In the last days of September, an anomalous, unprecedented situation occurred. The President of the United States appeared in public, in the company of singers, writers, artists, music directors and other creative types, in some town other than New York. Standing, however briefly, in his own yard at the White House, he distributed arts and humanities medals among assorted cultural high-flyers, including jazz singer Betty Carter, whose song "Baby, It's Cold Outside", he singled out for special praise, vowing that it made him want to "curl up in front of the fire, even in the summertime". New Yorkers could have wished the President had paid more attention to another blues classic: "Baby, Won't You Please Go Home" (well, "Come Home", actually) and spend more time back where he belongs, in Washington DC, giving New York a much-needed rest from Presidential attentions.

As far as this President is concerned, Washington is all very well, but New York is the cat's pyjamas. At first, New Yorkers were impressed by this evidence of Clinton's continuing powers of judgment. Between Arkansas and the eastern power corridor, he chose the eastern power corridor; between Vietnam and Oxford, he chose Oxford; between Camp David and Martha's Vineyard, he chose the Vineyard. So, choosing New York - the triumph on the Hudson - over Washington - a patch of swampland that Virginia and Maryland threw out centuries ago - seemed final proof of skilled executive decision making. Some New Yorkers were even flattered to have won the Presidential seal of approval. For too long, many felt, America's presidents had evinced a kind of distrust, not to say horror, of the luscious, wormy Big Apple.

Whereas other cities were lauded for their possession of various ingredients of the American dream - forthright, fertile populace, uncomplaining workforce, tidy schools, technologically advanced supermarkets - New York was jeered, feared and reviled. But since Clinton's election, the presidential cold shoulder has been discontinued in favour of a bear-hug of exuberant approval, which began during Clinton's first election-night celebrations in Madison Square Garden five years ago. It has since tightened to the point that, in the past two years, whenever more than two are gathered at the United Nations, the President and his entourage fly in to address them, and when a bigwig Democrat holds a fundraising dinner, the question of whether "Hail to the Chief" need be played is a no-brainer. New York finds itself a habitual victim of limo invasions, known as "Total Presidential Gridlock". With all this attention, New Yorkers miss neglect.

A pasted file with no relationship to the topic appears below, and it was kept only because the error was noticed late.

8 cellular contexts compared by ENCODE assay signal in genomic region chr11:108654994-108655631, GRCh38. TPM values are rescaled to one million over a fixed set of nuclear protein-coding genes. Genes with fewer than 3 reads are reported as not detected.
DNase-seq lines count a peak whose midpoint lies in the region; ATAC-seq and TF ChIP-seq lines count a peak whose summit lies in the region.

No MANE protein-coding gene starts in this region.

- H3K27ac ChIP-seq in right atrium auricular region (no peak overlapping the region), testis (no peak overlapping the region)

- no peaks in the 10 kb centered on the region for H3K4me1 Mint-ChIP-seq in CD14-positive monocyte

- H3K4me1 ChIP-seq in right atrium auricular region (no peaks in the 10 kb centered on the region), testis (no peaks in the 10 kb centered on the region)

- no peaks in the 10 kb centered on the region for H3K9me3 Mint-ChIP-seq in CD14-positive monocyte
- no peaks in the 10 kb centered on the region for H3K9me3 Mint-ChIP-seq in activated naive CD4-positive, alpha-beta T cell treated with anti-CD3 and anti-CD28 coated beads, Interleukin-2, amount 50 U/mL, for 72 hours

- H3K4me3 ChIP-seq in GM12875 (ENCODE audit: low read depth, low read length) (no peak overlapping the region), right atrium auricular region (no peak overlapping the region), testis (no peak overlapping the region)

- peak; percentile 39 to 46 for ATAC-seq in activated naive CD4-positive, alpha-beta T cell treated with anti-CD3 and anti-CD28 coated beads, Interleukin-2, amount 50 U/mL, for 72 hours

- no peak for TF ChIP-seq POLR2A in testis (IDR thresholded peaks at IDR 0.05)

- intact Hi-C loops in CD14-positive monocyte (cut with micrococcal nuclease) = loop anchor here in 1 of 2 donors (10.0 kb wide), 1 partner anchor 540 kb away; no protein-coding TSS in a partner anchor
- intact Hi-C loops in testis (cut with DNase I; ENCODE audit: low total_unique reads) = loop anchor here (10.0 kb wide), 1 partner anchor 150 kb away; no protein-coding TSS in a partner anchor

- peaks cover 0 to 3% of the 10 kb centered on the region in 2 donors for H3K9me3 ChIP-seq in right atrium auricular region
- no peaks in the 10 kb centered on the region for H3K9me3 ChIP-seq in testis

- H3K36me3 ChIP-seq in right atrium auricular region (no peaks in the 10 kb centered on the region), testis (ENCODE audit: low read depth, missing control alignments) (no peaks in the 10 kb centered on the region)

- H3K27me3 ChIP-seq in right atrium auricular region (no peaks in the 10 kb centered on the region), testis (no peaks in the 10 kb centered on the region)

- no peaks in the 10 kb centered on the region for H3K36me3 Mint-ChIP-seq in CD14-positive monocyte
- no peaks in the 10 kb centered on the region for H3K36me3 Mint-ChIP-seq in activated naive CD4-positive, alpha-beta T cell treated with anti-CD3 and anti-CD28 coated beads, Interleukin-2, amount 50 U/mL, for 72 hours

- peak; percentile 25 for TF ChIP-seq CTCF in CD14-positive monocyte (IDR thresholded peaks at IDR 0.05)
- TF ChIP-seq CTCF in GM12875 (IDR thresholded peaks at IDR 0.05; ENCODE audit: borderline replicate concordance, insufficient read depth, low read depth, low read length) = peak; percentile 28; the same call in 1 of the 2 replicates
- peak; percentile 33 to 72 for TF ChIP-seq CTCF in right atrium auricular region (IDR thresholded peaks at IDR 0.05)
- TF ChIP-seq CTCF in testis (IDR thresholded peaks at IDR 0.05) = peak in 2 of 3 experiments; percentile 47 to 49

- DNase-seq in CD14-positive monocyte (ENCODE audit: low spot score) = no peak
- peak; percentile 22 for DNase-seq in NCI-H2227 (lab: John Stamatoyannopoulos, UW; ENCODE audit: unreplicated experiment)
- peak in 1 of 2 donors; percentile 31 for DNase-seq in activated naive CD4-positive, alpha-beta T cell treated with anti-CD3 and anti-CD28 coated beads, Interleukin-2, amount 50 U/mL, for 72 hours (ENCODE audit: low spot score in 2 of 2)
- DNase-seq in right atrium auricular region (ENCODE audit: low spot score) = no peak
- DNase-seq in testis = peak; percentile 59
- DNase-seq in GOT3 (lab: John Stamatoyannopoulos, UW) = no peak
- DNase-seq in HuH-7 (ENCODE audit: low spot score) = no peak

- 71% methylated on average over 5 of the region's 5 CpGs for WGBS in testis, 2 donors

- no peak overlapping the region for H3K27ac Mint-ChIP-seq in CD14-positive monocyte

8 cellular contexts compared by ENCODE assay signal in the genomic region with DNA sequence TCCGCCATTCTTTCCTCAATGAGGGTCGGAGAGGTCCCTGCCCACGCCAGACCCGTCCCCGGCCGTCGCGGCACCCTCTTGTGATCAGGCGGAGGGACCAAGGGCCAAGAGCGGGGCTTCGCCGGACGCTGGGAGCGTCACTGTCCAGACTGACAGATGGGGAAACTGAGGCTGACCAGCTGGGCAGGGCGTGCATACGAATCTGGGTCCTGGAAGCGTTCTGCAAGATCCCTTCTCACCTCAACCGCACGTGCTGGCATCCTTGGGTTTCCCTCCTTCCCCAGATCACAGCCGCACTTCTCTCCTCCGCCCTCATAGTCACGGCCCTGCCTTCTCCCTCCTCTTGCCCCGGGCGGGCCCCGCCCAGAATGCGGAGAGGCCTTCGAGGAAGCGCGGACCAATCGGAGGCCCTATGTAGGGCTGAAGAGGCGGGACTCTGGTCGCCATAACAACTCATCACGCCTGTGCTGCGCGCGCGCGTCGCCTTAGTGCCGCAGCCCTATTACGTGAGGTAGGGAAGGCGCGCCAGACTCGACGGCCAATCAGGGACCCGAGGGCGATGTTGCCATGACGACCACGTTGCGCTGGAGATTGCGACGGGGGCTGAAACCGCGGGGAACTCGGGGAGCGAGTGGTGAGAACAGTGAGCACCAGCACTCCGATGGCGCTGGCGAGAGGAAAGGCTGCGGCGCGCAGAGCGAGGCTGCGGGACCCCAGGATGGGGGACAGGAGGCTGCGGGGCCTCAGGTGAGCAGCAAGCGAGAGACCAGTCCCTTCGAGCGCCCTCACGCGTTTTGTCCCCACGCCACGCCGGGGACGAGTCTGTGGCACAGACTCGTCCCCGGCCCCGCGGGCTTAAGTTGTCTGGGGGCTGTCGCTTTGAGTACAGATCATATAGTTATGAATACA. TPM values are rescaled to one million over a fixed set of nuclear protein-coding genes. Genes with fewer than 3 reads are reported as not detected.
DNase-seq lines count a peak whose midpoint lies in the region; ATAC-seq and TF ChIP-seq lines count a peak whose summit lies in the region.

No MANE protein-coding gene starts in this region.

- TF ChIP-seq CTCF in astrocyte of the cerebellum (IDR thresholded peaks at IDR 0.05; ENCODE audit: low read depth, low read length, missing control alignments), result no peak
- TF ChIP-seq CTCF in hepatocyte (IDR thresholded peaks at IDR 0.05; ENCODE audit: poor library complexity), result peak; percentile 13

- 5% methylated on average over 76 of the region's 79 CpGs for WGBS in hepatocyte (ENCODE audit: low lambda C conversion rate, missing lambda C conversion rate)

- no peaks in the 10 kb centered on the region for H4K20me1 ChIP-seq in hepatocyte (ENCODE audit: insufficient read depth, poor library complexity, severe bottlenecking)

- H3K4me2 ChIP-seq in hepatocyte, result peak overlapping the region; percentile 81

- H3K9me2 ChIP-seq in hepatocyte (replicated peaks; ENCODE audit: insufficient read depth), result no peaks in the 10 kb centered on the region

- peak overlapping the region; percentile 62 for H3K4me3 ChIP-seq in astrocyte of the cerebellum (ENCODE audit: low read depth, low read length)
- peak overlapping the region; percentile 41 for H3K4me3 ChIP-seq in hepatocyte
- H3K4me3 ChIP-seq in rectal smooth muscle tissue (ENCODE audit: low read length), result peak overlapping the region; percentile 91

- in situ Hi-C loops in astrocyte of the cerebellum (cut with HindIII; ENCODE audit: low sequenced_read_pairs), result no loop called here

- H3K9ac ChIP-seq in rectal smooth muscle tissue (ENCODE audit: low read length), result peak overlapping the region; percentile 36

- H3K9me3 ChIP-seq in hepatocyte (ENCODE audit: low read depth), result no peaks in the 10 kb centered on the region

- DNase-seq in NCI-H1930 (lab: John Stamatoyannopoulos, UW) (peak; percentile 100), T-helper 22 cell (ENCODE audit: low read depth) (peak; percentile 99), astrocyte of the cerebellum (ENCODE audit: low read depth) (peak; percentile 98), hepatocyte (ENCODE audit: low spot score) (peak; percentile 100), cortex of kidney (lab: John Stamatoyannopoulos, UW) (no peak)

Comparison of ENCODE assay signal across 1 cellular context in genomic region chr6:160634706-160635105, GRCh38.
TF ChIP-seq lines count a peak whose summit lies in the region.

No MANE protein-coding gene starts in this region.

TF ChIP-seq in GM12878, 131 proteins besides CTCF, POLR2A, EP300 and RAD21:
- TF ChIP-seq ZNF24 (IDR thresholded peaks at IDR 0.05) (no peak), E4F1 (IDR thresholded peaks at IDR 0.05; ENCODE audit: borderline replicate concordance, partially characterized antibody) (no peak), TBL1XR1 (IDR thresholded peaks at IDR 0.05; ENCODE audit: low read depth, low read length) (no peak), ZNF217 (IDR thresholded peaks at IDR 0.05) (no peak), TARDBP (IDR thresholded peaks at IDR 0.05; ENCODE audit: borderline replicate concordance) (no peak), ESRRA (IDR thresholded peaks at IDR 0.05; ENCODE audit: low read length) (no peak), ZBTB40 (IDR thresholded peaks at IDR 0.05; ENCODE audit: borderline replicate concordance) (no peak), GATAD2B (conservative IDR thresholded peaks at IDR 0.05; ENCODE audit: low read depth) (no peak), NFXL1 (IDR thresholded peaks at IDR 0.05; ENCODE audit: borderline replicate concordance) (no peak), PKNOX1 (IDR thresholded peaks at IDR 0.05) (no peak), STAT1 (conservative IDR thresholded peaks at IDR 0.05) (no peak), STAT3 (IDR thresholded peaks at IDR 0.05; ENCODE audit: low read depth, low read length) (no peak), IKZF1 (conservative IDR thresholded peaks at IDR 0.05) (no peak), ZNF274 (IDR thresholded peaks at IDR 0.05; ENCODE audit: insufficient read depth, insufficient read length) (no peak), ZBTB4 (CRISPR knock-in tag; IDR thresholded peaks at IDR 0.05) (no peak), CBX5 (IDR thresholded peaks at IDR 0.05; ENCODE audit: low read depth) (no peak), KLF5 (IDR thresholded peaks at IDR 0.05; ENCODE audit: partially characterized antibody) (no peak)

One unexpected result of the ever-more-frequent visitations of the presidential motorcade is that a number of confused New Yorkers have mistakenly assumed that Clinton is New York's Democratic candidate for mayor - an assumption that has played havoc with the chances of the real candidate, Ruth Messenger. With only a month to the elections, the President has shored up this impression by failing to endorse any Democrat contenders, while appearing in public arenas, such as a deluxe box at a Shea Stadium baseball game, with the incumbent Republican Mayor Rudolph Giuliani - indeed, some Democrats say that if the President is not contemplating a mayoral bid in Manhattan, he ought to be; for one thing, his name-recognition is relatively high, which would save millions in fundraising dollars. And for another, mayor of New York is the only job in the country with more clout than the presidency, and it comes with a mansion, too.